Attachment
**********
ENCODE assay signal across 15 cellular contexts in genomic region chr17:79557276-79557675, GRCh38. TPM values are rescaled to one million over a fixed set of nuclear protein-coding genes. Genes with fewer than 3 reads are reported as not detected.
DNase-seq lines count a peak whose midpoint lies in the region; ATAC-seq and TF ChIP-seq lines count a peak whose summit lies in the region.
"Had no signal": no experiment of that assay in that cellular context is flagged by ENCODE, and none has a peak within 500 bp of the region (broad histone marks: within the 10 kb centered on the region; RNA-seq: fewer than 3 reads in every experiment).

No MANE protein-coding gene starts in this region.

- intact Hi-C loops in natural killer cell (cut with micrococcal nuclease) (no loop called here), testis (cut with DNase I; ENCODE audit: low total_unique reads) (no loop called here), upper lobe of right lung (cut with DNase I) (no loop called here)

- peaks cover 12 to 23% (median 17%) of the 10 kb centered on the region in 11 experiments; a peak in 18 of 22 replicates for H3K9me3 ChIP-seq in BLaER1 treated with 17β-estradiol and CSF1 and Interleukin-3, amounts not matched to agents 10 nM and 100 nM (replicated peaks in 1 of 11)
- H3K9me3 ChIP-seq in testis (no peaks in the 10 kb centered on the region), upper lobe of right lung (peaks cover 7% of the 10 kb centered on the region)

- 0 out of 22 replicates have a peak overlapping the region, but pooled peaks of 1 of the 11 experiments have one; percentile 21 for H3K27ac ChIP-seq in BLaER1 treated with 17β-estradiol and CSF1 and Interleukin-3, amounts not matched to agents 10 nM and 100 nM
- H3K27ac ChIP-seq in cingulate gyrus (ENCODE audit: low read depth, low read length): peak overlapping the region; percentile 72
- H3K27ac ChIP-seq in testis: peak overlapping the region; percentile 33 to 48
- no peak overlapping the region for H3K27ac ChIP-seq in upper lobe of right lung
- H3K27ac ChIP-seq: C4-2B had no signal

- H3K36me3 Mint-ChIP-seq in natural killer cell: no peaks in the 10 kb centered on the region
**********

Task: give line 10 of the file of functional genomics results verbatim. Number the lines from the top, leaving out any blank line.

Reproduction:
- H3K27ac ChIP-seq in testis: peak overlapping the region; percentile 33 to 48